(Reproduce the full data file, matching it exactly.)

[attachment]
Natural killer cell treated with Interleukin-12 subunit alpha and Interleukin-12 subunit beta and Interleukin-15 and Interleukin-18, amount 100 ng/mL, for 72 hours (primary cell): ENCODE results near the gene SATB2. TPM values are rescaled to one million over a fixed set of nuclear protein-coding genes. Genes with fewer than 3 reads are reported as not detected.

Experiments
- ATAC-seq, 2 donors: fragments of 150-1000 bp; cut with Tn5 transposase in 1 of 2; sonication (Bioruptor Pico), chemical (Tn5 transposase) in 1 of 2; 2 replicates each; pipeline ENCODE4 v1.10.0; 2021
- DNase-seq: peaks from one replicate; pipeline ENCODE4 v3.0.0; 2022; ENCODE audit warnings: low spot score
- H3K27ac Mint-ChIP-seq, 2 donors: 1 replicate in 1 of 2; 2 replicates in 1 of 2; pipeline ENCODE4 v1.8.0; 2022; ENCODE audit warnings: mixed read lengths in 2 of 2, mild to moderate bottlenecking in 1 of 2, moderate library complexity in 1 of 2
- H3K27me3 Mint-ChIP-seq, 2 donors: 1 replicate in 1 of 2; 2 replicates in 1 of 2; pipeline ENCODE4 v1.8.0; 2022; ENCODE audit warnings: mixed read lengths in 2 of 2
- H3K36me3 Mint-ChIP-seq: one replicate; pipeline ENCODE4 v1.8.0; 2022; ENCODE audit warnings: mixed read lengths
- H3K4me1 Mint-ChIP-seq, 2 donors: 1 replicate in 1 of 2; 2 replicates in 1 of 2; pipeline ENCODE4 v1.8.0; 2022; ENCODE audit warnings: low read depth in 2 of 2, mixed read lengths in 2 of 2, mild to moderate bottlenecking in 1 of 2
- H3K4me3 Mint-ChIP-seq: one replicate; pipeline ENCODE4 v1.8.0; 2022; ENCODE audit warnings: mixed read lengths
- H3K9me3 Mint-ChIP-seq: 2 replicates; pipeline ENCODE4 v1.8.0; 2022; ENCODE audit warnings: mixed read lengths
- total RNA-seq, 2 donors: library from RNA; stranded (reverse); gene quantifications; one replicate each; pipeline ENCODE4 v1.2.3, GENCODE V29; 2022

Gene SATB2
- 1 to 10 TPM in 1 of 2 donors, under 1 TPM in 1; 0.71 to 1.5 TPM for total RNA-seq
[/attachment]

Natural killer cell treated with Interleukin-12 subunit alpha and Interleukin-12 subunit beta and Interleukin-15 and Interleukin-18, amount 100 ng/mL, for 72 hours (primary cell): ENCODE results near the gene SATB2. TPM values are rescaled to one million over a fixed set of nuclear protein-coding genes. Genes with fewer than 3 reads are reported as not detected.

Experiments
- ATAC-seq, 2 donors: fragments of 150-1000 bp; cut with Tn5 transposase in 1 of 2; sonication (Bioruptor Pico), chemical (Tn5 transposase) in 1 of 2; 2 replicates each; pipeline ENCODE4 v1.10.0; 2021
- DNase-seq: peaks from one replicate; pipeline ENCODE4 v3.0.0; 2022; ENCODE audit warnings: low spot score
- H3K27ac Mint-ChIP-seq, 2 donors: 1 replicate in 1 of 2; 2 replicates in 1 of 2; pipeline ENCODE4 v1.8.0; 2022; ENCODE audit warnings: mixed read lengths in 2 of 2, mild to moderate bottlenecking in 1 of 2, moderate library complexity in 1 of 2
- H3K27me3 Mint-ChIP-seq, 2 donors: 1 replicate in 1 of 2; 2 replicates in 1 of 2; pipeline ENCODE4 v1.8.0; 2022; ENCODE audit warnings: mixed read lengths in 2 of 2
- H3K36me3 Mint-ChIP-seq: one replicate; pipeline ENCODE4 v1.8.0; 2022; ENCODE audit warnings: mixed read lengths
- H3K4me1 Mint-ChIP-seq, 2 donors: 1 replicate in 1 of 2; 2 replicates in 1 of 2; pipeline ENCODE4 v1.8.0; 2022; ENCODE audit warnings: low read depth in 2 of 2, mixed read lengths in 2 of 2, mild to moderate bottlenecking in 1 of 2
- H3K4me3 Mint-ChIP-seq: one replicate; pipeline ENCODE4 v1.8.0; 2022; ENCODE audit warnings: mixed read lengths
- H3K9me3 Mint-ChIP-seq: 2 replicates; pipeline ENCODE4 v1.8.0; 2022; ENCODE audit warnings: mixed read lengths
- total RNA-seq, 2 donors: library from RNA; stranded (reverse); gene quantifications; one replicate each; pipeline ENCODE4 v1.2.3, GENCODE V29; 2022

Gene SATB2
- 1 to 10 TPM in 1 of 2 donors, under 1 TPM in 1; 0.71 to 1.5 TPM for total RNA-seq